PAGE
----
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Beyond IntegrationThe Black Freedom Struggle in Escambia County, Florida, 1960-1980$
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J. Michael Butler

Print publication date: 2016

Print ISBN-13: 9781469627472

Published to North Carolina Scholarship Online: January 2017

DOI: 10.5149/northcarolina/9781469627472.001.0001

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Legacy of a Struggle

Legacy of a Struggle

Chapter:
(p.244) Chapter Ten Legacy of a Struggle
Source:
Beyond Integration
Author(s):

J. Michael Butler

Publisher:
University of North Carolina Press
DOI:10.5149/northcarolina/9781469627472.003.0011

In 1984, Pensacola and Escambia County implemented new election procedures for public office. Existing demographic data, however, indicates that political alterations did little to change the social and economic disparities between American Americans and whites in Northwest Florida during the 1980s and 1990s. The area continued to endure repeated incidents of police brutality against black citizens, and debates regarding the public display of Confederate symbols in public places often resurfaced. Yet attempts to organize in either traditional or new ways provided little relief for Panhandle residents. The failed campaigns of the 1970s, therefore, created a deep mistrust of traditional institutions such as the political process and formal civil rights organizations among African Americans, and did little to alter the economic and educational inequities that plague Escambia County race relations into the twenty-first century. African American powerlessness to alter racial status quo, influence the local power structure to acknowledge the validity of black concerns, or initiate meaningful reform in those areas remain the most enduring legacy of the area freedom struggle.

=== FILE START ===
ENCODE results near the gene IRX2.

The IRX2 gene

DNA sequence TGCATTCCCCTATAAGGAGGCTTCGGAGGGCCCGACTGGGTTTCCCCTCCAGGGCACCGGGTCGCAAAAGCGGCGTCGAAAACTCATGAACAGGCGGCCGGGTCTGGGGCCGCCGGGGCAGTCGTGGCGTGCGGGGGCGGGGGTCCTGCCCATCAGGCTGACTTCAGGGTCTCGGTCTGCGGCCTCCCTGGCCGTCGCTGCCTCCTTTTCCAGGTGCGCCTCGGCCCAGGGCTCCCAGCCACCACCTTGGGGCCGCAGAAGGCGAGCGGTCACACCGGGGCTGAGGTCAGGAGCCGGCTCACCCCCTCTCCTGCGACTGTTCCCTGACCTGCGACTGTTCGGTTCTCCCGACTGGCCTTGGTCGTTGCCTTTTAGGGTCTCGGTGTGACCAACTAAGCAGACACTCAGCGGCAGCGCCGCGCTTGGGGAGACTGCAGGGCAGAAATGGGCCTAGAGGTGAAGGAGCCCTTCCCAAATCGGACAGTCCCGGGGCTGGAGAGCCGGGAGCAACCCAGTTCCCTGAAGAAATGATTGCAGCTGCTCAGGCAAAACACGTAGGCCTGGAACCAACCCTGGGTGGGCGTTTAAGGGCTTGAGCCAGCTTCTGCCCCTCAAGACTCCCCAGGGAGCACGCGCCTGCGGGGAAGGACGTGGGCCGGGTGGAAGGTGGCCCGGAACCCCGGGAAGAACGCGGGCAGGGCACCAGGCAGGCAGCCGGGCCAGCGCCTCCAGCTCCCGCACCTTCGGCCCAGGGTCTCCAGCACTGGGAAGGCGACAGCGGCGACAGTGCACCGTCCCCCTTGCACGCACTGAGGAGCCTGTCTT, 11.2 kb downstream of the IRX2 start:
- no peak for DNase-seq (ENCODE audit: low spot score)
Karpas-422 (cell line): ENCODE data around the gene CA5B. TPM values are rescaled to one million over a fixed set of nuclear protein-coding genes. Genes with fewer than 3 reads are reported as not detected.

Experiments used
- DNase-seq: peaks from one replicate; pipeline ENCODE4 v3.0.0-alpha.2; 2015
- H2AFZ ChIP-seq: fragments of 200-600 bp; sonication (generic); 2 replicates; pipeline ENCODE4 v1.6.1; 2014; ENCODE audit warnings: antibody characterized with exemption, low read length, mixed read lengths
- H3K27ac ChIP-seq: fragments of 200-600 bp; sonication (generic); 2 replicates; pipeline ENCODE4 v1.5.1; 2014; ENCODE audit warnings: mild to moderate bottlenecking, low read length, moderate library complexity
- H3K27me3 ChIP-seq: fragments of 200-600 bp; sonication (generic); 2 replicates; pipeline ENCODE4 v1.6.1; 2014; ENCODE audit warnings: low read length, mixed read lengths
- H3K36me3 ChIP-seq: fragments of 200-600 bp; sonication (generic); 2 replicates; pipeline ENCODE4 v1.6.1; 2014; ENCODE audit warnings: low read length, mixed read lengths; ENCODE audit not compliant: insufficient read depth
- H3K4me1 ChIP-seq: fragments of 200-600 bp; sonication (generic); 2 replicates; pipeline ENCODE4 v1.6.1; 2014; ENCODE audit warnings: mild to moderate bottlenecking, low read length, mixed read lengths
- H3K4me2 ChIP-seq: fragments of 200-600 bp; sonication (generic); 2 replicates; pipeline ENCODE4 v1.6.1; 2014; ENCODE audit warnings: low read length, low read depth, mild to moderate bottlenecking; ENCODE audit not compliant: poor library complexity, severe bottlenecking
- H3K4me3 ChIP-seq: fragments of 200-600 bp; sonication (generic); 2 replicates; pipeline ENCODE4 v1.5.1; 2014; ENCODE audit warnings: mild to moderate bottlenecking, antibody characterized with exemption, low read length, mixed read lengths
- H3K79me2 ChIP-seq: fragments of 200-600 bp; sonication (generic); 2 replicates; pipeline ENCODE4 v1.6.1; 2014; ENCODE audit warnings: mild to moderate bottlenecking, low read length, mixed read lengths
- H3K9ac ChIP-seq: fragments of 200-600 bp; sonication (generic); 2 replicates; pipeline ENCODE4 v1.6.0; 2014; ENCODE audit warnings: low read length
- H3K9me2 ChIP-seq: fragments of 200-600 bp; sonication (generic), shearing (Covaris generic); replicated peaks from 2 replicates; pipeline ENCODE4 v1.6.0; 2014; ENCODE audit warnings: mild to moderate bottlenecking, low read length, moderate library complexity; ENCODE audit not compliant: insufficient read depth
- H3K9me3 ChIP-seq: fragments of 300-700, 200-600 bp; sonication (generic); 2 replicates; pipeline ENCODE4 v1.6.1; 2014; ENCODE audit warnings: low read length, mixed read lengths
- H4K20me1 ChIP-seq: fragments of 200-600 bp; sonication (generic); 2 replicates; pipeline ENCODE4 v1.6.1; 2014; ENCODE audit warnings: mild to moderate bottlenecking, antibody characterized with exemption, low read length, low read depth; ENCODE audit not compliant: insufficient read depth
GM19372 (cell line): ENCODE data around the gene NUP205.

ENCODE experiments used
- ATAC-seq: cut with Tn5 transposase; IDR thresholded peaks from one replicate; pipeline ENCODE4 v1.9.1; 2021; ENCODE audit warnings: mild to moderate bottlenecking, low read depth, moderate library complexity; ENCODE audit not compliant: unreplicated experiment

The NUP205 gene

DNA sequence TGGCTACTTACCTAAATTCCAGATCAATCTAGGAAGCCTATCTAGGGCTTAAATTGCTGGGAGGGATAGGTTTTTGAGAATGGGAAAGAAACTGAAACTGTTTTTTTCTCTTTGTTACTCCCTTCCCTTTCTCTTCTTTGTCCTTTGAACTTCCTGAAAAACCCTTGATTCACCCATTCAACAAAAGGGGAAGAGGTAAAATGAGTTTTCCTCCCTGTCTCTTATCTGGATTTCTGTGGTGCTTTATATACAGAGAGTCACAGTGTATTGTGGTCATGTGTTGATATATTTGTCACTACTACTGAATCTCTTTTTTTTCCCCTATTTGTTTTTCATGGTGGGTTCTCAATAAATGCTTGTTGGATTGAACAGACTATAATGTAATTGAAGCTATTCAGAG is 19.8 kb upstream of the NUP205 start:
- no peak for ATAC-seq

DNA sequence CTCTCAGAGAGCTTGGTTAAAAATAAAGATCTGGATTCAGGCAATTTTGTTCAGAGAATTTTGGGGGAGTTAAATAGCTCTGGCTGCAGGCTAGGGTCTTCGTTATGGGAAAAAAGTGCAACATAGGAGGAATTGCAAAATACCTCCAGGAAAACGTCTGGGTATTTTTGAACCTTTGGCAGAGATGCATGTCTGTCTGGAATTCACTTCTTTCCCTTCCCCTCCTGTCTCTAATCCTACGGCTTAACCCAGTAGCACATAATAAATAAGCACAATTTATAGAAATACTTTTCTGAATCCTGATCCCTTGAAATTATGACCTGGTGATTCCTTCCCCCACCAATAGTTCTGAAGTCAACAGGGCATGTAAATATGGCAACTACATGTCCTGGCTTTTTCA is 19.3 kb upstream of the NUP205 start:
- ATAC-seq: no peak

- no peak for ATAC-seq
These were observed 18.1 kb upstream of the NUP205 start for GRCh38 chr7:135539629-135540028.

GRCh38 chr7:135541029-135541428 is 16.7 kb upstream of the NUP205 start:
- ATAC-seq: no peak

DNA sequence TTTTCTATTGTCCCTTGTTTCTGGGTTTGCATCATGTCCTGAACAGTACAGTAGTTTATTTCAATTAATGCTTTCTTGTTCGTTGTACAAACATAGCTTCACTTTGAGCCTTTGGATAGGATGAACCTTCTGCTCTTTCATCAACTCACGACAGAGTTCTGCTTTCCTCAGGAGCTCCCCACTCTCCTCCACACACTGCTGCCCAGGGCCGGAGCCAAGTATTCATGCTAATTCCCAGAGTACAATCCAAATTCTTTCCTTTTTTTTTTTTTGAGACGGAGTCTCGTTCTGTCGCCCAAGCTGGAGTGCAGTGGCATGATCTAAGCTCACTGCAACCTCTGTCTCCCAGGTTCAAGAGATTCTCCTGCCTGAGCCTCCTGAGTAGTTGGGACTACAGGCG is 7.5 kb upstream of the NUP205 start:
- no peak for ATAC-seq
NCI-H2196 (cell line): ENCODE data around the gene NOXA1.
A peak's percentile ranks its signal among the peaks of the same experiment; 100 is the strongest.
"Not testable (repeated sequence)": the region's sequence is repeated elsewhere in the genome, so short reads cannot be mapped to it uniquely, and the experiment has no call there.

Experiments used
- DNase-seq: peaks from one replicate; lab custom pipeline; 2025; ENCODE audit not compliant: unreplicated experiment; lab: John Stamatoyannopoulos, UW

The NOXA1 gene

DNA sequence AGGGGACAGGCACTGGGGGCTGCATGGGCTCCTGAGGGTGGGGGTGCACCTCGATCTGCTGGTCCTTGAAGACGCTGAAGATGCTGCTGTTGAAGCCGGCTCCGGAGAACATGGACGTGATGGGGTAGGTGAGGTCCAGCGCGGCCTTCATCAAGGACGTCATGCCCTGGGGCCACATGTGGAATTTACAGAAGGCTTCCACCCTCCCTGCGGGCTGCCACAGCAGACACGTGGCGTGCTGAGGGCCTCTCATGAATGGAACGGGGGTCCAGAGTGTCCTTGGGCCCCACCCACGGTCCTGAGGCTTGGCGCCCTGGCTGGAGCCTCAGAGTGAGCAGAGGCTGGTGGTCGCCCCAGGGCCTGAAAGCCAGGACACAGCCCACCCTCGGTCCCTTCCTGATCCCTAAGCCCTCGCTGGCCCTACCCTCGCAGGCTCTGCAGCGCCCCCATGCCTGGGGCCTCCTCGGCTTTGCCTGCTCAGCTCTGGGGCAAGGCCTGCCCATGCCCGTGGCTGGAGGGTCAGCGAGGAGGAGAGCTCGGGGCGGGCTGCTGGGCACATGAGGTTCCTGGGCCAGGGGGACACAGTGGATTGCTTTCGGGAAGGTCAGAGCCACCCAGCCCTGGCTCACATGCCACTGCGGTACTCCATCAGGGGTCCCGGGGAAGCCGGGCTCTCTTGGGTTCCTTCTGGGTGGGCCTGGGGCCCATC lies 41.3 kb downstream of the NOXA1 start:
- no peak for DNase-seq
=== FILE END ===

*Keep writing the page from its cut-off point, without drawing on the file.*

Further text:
Keywords:   Police brutality, Confederate symbols, Escambia County race relations, Economic and educational inequities, African American powerlessness

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